Hello from the 10,000 day of March 2020 from quarantine. Since this is the first time in a decade where I don’t have to do anything or be anywhere, I’ve given myself a little project. I am putting together a little thing about my decade of photography in New England and a bit beyond.
While I was looking for stuff for that, I came up these photos I took now almost 20 years ago. It will never not be weird referring to 2002 as 20 years ago, but there you have it.
The photos from this entry were taken with a camera called a Lomo. Here it is:
This was a little Russian made wonder with a super wide angle lens and a very quiet shutter. The shutter sound effect (why is that even there?) on the phone is louder. Obviously, it was a film camera. I took that thing EVERYWHERE. EVERYWHERE. I wasn’t loading it with $6 a roll Kodak film. I used $1 a roll film from Costco. Because it went EVERYWHERE with me.
And where was everywhere? I was a journalist at the time, reporting on federal and international taxation. I know, you fell asleep during that sentence. I got to go to the Washington DC show, the politician show. Being part of the show was interesting and fun and the politicians were…. interesting. I put a couple of the “stars” at the time into this entry. Dick Armey and Dennis Hastert show up here, as well as a fresh faced Jeff Flake. I encountered A LOT of politicians in those days. Dick Armey was HILARIOUS. I took the picture I put up of him here because it was the day his material was premium. Dennis or Denny as he was known around the show was a high school wrestling coach and he really didn’t change. The show didn’t take the wrestling coach out of him. I had a great encounter with Jerrold Nadler, where he pointed at me and said — no one from the press is even here. What am I??? Chopped liver Jerry???? One time I was at an event and Kevin Hassett said — Paul Krugman always gets his tax wrong and you can quote me on that in Tax Notes. I wanted to say — Hassett, I just want to get out of here alive with something to write about. Could you not? I went to the White House a couple of times. George W. Bush was goofy AF and I kept thinking he was doing a good imitation of Will Ferrell playing him. There’s a video of Will Ferrell reprising his role as George W. Bush and saying — it is I, George W. Bush and that is EXACTLY what Bush was like. I remember standing in front of White House next to Trent Lott and thinking — that man’s hair does not move.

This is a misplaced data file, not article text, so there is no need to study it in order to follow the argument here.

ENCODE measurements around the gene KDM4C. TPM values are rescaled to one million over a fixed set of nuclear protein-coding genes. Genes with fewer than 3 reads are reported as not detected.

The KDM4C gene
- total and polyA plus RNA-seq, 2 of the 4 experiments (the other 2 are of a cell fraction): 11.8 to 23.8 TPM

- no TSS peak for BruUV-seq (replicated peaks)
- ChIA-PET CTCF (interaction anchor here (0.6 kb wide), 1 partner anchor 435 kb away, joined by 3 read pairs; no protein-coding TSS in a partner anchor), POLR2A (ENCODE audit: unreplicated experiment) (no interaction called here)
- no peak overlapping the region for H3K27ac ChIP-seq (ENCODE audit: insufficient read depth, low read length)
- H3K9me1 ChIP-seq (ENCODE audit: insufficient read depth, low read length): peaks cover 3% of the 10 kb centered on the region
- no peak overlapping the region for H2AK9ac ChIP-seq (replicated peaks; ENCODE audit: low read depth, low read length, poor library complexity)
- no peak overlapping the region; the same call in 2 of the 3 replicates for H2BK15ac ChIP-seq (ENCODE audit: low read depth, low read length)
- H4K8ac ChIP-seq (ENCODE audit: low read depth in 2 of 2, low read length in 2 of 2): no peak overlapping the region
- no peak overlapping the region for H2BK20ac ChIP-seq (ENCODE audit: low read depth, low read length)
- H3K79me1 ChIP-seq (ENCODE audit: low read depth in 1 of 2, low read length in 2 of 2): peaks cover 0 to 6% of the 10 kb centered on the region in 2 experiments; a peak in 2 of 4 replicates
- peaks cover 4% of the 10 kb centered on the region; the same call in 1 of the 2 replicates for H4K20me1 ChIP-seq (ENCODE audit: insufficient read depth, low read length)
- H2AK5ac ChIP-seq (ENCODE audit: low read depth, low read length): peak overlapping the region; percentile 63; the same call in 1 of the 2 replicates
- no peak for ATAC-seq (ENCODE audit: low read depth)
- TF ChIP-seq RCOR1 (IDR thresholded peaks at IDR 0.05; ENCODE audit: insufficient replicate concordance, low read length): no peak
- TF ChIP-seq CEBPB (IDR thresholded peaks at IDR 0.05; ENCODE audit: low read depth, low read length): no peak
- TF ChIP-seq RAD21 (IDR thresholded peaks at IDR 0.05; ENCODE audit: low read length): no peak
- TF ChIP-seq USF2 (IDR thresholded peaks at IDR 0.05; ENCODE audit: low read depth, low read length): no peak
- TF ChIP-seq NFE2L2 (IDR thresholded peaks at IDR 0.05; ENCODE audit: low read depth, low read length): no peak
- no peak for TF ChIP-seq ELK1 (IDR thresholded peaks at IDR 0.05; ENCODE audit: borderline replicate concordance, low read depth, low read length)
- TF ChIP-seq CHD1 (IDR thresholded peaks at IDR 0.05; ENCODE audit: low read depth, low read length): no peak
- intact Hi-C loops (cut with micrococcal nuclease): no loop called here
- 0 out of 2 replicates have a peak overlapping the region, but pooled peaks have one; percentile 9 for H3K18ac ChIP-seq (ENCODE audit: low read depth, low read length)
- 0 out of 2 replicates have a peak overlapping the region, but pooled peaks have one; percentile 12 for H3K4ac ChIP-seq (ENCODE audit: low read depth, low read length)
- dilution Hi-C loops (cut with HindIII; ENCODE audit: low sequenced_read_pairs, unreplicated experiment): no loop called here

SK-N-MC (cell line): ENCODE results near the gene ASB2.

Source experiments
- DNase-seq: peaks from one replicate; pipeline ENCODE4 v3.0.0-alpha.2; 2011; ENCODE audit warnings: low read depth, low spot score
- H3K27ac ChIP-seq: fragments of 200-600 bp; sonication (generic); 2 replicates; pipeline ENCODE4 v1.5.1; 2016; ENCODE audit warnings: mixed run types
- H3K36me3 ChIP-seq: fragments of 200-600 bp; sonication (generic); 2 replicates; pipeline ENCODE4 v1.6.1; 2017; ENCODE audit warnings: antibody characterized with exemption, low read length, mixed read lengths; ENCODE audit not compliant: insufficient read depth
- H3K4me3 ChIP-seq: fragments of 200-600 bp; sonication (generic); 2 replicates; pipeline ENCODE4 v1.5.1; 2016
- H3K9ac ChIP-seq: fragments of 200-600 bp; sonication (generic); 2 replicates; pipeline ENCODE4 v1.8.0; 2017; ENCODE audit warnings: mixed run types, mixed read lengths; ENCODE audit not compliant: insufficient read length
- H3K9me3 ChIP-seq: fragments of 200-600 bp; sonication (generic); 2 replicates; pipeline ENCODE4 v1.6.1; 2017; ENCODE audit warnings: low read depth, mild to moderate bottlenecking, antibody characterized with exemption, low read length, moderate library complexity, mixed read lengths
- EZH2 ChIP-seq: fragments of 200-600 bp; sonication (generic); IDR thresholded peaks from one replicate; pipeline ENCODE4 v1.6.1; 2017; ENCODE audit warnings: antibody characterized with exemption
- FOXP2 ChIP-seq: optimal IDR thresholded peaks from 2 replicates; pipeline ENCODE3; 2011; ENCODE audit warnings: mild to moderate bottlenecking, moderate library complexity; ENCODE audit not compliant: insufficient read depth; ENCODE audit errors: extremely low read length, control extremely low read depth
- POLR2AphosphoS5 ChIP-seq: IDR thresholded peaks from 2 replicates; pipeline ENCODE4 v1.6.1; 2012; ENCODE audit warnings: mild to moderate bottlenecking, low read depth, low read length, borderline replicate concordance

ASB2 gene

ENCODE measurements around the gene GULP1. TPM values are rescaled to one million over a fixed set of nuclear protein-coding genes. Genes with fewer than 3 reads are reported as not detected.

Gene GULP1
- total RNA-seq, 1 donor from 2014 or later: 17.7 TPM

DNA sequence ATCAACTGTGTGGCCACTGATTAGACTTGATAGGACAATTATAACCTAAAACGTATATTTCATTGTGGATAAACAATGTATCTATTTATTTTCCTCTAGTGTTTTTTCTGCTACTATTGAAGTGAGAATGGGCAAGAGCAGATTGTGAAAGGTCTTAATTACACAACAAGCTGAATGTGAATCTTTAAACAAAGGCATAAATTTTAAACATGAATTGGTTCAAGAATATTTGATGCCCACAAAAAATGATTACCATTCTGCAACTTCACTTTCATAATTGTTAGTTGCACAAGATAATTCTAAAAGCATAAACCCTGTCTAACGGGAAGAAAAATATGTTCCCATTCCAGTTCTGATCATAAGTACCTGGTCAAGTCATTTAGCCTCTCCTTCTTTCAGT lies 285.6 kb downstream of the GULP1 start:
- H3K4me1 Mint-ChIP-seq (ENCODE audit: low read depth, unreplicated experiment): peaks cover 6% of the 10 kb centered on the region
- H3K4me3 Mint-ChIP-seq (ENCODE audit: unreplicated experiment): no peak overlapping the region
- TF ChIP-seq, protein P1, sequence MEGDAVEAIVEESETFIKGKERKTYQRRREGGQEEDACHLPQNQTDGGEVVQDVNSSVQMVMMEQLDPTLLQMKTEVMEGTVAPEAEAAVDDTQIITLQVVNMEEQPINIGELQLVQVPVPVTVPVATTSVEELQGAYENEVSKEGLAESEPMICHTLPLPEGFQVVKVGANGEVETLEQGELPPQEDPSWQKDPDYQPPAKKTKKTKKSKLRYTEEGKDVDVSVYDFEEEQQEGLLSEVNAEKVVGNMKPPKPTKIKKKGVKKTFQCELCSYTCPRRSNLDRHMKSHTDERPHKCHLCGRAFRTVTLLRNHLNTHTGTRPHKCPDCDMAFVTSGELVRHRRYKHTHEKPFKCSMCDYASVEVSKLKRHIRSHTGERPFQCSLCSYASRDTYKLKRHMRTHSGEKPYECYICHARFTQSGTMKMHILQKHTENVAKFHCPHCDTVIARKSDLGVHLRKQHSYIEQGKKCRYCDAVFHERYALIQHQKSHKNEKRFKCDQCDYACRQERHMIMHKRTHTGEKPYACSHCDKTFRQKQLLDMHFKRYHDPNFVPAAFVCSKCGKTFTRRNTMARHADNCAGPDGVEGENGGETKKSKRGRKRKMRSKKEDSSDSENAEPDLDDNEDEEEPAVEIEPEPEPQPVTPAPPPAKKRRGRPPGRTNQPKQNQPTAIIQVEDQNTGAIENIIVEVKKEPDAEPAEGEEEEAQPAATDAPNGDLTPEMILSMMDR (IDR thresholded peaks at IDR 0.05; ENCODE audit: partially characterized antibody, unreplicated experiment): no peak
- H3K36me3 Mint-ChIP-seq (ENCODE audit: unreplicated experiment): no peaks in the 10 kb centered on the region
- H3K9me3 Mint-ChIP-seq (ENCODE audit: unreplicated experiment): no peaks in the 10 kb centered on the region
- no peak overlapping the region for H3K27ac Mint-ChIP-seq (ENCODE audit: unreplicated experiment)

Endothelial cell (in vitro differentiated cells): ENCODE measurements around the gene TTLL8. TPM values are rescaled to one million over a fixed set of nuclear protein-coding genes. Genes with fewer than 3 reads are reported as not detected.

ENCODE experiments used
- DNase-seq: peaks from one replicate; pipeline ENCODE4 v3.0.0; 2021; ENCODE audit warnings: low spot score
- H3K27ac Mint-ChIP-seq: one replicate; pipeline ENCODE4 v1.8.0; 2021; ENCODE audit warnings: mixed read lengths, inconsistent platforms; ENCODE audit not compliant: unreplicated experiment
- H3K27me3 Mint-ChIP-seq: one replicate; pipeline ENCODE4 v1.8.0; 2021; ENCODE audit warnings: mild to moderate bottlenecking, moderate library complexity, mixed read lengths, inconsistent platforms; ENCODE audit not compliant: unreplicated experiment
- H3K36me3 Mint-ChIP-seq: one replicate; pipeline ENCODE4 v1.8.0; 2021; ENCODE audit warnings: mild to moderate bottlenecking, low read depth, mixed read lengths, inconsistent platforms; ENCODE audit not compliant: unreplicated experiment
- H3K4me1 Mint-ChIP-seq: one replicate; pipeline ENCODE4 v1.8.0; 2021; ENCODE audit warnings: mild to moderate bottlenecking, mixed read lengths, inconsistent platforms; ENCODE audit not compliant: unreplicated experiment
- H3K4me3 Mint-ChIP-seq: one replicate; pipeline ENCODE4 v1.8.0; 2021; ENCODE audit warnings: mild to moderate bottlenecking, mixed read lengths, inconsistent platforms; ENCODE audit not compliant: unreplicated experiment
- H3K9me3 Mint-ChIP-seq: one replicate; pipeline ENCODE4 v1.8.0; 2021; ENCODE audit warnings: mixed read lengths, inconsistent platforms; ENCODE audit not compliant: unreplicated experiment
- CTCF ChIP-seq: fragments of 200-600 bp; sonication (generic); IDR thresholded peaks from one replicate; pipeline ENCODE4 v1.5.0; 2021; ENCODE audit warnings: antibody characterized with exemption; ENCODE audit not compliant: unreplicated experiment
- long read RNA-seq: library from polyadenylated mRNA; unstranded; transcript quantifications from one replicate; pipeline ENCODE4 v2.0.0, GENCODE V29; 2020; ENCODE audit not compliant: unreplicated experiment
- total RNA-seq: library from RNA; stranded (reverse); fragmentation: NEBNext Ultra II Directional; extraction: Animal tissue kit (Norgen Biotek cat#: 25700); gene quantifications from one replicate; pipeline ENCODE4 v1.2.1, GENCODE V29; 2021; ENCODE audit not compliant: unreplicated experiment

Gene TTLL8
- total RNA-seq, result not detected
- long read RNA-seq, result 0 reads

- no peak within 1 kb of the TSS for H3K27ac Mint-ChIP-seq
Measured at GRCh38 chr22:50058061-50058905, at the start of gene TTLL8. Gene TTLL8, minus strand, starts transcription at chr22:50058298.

It was weird because you couldn’t say those politicians were modest but it was really funny watching those clashing egos. There were eye rolls and semi temper tantrums. I guess it was supposed to big time policy making but it really was funny a lot of time. I had a reporter’s notebook with me and I would make notes like — throw a chair at him, throw a chair at him. The disagreements were respectful. There was always an interesting energy around.
That period in my life was really hard for me though. Nobody tells you how difficult your 20s are going to be. I liked the show but it was hard to find people to be around. Everything was on this one topic and people never stopped talking about politics. It was exhausting. I felt weird and out of place and awkward outside of work. I liked the people at work who were kind of normal but not the people I was around in my social life. Now that I think about it too, I wanted a community, nature, activities and different conversations than the ones I had at work all day. I don’t want to constantly talk shop. But that’s what I got. Unending shop talk.
I look at these pictures too that I couldn’t have known what was coming and the people I would meet. It was just the beginning. Another lie you are told in your 20s. It all has to happen then. I’m here to tell you, it does not. It can happen in other decades and you aren’t too old and it isn’t too late.
I realized when I was looking through these pictures that it’s a little time capsule of my life, the things I thought would matter so much and all the stuff that didn’t end up mattering at all. But I documented my life the way people did on Instagram before it got extra weird. I still document my life up there that way. I’m not up there pretending to eat “clean” cookie dough. Someone said this coronavirus will might spell the end of those influencers and all I have to say about that is that while I’ve never wished anything dead, there have been obituaries I have read with great pleasure.
These photos have an unrefined quality to the pictures. They aren’t typical DC pictures. Not the incredibly iconic Washington, just living Washington. They are also film pictures taken with a rather not high quality camera with discount film, developed at Costco. Now people call that “the Lomo filter.” I took a pictures with a Lomo. I am an OG old picture taker. Instagram is just a poor imitation!!! JK. So here are a selection of the photos from the Lomo. They are mostly from DC but there are pictures from Paris and New York.
The time capsule of my 20s.